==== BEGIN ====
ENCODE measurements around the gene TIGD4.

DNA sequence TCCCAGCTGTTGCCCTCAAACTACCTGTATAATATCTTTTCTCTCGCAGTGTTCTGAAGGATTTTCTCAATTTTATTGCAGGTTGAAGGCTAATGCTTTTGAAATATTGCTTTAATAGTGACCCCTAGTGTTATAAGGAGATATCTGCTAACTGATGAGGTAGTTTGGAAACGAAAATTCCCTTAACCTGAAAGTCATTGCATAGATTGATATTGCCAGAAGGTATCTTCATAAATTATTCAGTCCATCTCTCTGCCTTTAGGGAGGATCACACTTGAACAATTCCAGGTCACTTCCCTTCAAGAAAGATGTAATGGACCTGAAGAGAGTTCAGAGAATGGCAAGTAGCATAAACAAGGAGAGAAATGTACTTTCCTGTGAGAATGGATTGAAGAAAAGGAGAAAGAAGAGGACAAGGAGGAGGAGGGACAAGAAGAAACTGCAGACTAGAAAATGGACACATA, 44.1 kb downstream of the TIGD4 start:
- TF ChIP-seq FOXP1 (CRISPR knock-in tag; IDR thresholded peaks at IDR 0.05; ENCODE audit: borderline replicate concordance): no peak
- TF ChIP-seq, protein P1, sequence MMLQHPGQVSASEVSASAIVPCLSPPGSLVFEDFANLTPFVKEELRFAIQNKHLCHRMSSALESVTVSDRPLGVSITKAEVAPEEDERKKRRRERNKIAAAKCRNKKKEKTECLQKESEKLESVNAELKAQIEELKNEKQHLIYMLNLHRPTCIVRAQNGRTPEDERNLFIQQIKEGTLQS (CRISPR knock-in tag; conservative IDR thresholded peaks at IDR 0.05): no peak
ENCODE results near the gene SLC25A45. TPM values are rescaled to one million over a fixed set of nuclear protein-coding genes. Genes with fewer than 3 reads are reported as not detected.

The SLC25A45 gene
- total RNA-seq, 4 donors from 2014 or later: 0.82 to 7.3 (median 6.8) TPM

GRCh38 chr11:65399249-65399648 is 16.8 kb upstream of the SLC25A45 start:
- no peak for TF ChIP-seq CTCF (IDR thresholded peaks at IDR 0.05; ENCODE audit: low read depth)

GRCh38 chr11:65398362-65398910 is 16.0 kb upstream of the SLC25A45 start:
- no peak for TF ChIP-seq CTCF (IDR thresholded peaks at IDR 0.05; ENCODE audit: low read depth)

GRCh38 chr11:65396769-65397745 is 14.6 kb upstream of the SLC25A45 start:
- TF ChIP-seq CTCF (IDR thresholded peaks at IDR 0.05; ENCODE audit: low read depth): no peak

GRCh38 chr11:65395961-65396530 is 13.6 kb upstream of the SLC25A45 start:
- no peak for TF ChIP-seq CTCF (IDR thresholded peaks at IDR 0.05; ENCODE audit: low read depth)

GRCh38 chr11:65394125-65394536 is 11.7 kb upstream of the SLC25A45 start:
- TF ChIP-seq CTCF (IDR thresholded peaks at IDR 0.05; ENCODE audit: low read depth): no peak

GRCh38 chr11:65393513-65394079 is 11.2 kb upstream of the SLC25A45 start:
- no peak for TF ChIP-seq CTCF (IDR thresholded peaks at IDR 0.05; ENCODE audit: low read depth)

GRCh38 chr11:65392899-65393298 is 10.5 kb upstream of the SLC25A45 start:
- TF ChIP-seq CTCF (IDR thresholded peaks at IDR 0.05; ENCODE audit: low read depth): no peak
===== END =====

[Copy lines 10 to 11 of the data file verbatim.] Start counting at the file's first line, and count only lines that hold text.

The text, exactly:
GRCh38 chr11:65398362-65398910 is 16.0 kb upstream of the SLC25A45 start:
- no peak for TF ChIP-seq CTCF (IDR thresholded peaks at IDR 0.05; ENCODE audit: low read depth)